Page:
People are everything!  But, as author Jim Collins has said, “People are not our most important asset, the right ones are.”  With the right ones, we have potential.  With the wrong ones, we have problems!   The capacity to build ultra-successful organizations lands squarely on finding and keeping the right people.  But getting there is easier said than done.  However confusing and overwhelming it can seem, below are some time-tested principles for building and keeping a team of highly productive and committed people.

Traditional thinking doesn’t cut it

The first step is to do away with traditional thinking about “employees”.  How people behave is a direct reflection of a leader’s attitude toward them.  Whether you realize it or not, you speak volumes with your body language, facial expressions, and gestures.  By now, they all know if they are valued as significant, capable individuals or thought of more as (just) a means to an end.  And performance follows!  People who know they are valued as significant contributors actually …well, contribute.  This is not a novel thought.  Johann Goethe noted nearly 100 years ago “If you treat an individual as he is, he will remain how he is. But if you treat him as if he were what he ought to be and could be, he will become what he ought to be and could be.”

Consider that people will never follow a “leader” because he or she is ”right’.  They must always choose to do so, and they make those choices based on whether they feel genuinely accepted and valued as significant human beings (not drones or objects).  Having a title or position of authority only gets grants us compliance at best.  Commitment however, requires mutual respect and trust.  It’s a simple principle that gets unintentionally violated way too often, and it’s costly!

Your culture is your choice

Many company cultures are so fixed on traditional, counterproductive behaviors that the people existing in them can’t see the forest for the trees.  It takes a full 180 degree paradigm shift to break down those barriers.  This is a leader’s responsibility and as difficult as it can be, breaking down and replacing old inward, self-limiting mindsets is a mandate for sustained success.  But, for some reason (ignorance is just an excuse) we hate doing it.  After all, it seems scary to face the negative responses we often concoct or assume possible.  Sorry, but you don’t get a pass.  Leaving the wrong people (or leader) on the team and hoping for the best is a formula for failure.  Bad attitudes (an unwillingness to change or at least cooperate) is poison that must be extracted quickly and ruthlessly – although not without compassion.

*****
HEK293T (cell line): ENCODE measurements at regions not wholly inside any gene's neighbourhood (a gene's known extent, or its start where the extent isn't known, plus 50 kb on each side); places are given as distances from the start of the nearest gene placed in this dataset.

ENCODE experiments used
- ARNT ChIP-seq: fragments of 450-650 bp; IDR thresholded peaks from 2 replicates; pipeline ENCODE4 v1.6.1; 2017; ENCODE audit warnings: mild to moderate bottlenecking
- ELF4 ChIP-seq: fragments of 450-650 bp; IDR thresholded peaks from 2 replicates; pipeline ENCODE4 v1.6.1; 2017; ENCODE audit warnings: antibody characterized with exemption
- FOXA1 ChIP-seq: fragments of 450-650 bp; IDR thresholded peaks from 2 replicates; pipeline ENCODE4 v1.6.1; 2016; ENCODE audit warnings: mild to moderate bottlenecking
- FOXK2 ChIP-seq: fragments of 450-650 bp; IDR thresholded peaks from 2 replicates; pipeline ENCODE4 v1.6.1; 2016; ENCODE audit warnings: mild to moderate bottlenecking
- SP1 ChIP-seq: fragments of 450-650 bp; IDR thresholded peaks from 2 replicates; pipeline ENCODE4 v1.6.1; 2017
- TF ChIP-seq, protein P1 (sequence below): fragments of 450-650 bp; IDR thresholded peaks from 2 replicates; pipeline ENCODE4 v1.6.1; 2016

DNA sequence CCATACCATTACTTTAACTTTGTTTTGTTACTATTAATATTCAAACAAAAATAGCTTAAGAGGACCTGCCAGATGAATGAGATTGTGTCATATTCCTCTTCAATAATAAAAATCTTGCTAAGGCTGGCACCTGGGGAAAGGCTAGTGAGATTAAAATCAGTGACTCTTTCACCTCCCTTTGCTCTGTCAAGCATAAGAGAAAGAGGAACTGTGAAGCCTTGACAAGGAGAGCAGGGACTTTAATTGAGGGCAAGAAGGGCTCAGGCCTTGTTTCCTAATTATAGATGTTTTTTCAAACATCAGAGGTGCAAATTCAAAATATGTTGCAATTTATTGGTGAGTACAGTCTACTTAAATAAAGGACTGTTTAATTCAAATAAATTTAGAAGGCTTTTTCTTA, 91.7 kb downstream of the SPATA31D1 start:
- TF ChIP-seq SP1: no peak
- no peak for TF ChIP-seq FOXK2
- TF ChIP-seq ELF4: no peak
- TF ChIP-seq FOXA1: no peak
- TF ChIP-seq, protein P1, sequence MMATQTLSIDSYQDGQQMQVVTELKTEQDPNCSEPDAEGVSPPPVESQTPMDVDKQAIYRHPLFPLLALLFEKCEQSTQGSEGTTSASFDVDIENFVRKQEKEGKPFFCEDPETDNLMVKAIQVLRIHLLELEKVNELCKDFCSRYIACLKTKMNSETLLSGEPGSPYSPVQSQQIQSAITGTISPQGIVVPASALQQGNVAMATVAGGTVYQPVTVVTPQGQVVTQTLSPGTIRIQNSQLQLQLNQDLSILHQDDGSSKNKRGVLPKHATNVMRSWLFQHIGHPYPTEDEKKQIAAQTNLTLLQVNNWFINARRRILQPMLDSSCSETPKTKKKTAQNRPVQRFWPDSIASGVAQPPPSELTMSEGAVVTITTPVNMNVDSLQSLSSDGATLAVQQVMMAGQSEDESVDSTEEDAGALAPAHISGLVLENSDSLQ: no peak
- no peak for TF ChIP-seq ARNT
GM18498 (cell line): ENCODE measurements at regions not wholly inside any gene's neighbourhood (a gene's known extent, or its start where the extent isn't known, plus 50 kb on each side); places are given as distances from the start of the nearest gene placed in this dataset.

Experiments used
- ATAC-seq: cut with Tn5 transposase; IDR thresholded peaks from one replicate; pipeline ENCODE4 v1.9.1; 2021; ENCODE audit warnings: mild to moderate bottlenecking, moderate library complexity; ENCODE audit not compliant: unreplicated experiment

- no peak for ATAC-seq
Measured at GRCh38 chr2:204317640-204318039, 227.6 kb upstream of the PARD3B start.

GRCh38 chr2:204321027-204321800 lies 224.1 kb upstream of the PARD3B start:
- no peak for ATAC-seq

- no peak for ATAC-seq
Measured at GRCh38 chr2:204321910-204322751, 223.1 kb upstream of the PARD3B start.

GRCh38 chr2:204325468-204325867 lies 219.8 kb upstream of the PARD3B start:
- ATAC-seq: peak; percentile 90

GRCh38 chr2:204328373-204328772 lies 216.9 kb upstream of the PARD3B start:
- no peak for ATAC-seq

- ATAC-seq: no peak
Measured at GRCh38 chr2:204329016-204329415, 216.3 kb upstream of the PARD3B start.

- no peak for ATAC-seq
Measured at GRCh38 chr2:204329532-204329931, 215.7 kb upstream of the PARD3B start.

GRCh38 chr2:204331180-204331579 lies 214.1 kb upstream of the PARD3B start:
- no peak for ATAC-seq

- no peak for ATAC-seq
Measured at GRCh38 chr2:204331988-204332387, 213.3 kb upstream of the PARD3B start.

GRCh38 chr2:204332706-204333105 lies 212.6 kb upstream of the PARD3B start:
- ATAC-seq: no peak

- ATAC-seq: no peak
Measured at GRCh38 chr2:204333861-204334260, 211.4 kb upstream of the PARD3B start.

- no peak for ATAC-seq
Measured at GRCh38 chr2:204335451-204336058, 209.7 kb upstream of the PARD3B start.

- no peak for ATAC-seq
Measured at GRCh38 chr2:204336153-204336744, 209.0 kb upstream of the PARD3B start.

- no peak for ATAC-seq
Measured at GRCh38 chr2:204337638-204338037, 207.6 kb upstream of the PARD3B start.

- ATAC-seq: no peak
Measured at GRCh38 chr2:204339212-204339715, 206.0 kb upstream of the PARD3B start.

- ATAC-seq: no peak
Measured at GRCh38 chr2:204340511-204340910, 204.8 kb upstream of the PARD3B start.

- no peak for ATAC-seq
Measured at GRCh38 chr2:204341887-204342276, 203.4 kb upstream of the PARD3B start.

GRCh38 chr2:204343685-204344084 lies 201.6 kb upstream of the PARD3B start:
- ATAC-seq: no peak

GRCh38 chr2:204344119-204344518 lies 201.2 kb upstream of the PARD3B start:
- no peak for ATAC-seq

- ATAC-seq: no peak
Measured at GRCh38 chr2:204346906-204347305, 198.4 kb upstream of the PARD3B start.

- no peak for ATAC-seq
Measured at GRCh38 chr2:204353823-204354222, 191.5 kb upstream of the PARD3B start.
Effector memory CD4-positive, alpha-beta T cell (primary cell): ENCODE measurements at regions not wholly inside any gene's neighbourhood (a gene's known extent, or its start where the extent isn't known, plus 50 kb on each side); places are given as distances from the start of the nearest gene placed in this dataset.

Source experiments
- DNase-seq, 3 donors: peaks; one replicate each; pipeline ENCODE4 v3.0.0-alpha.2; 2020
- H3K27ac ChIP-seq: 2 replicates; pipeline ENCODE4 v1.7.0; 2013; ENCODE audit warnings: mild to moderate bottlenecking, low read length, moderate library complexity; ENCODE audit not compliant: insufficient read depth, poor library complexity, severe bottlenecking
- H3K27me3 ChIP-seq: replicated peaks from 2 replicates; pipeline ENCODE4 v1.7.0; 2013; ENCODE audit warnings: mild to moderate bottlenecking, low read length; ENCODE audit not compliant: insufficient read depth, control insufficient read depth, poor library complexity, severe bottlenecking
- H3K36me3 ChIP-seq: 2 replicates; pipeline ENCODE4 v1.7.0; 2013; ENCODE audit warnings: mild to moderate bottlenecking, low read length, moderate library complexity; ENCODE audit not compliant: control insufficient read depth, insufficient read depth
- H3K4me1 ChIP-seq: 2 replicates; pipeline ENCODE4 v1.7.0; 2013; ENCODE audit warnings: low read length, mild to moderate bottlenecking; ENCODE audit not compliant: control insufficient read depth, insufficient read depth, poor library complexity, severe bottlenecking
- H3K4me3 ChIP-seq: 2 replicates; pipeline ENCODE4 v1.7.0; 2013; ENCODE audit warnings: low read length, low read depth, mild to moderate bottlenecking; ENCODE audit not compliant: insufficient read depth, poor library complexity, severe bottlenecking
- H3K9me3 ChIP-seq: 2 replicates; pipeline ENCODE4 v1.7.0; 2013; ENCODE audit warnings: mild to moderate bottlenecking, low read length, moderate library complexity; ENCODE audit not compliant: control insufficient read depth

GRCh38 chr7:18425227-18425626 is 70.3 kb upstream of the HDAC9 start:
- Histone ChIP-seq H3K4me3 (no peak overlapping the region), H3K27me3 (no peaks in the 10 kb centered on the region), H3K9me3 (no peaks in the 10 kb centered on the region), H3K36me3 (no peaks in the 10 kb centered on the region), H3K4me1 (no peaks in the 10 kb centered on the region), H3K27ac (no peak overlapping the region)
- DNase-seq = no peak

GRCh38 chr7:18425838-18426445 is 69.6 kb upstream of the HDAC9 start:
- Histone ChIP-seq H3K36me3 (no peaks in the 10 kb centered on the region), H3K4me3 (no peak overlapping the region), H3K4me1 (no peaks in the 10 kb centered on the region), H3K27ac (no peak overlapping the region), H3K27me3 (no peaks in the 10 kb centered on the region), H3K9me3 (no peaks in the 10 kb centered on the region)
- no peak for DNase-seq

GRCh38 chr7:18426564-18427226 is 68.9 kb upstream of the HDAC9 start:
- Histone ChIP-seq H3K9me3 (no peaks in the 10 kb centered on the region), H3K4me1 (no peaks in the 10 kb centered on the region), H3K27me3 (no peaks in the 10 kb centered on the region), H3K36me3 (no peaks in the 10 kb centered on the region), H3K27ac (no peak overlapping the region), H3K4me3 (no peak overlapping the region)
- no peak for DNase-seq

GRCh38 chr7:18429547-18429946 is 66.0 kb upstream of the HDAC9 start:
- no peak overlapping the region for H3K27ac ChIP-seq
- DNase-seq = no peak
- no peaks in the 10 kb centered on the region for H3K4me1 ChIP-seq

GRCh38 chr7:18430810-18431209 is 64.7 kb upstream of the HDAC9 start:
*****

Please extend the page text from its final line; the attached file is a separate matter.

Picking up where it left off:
For chronic non-conformers, consider asking point blank if they want to be on or off the team.  You will suddenly get their attention on a whole new level, and almost always discover how quickly someone’s attitude can change for the better.  Remember, it’s a privilege to work on and contribute to a healthy and prosperous team, not a right.  Ignoring underperformance or poor behaviors just handicaps the rest of the team unfairly.  They don’t appreciate it and will come to resent it when unaddressed.

Once you’ve started your team down this road to growth, build on it!  This is a pivotal point.  Cultivate an environment where people have a voice and are safe to speak up without fear of repercussion – even when the topic is sensitive or deemed off limits in the past.  That doesn’t happen accidentally.  Bring people together, often and regularly.  Ask provocative questions and welcome dissenting viewpoints.  Prod, pull and provoke people to talk and share ideas and solutions.

Three questions to ask

Additionally, consider testing these three impactful questions in a group setting to get the dialog started, being sure you go first, paving the way for others to be vulnerable too:

  1. What is one thing I do that you want me to continue doing?
  2. What is one thing I don’t do that I need to begin to do or do more often?
  3. How can I best support and/or encourage you to become more effective?

Finally, as one leader has noted, “Your culture is a product of what you create and what you allow“.  It takes time and steady perseverance to maintain a positive, productive culture.  It’s fundamentally the most important work of leadership, and it is for sure the work that has the biggest impact and most positive outcomes over time.

Want to set organization apart from the competition?  Value your people as significant, capable individuals.  Know about them and find out about their dreams, wishes and goals.  Invite them to be a part of the solution vs thinking of them as part of the problem.  And finally, foster a culture where people are safe to talk about difficult problems and contribute their unique ideas to overcome them.

As challenging as it may seem, there is nothing more rewarding than watching people grow and thrive as a result of our investment in them.  Committed people become your organization’s biggest advocates, attract other productive employees and create the nucleus of market-leading companies.  While we do live a world of imperfect people (one of which we all are), it is the leader’s job to accept and capitalize on this fact.  People are people everywhere.  And for the most part, they want to succeed and grow to their highest potential.  Your job is to help them get there!

Need to jump-start your team and foster more commitment and collaboration?  Consider Legacy’s one or two-day Team Accelerator or one-to-one leadership coaching.  We’re here for you and your team!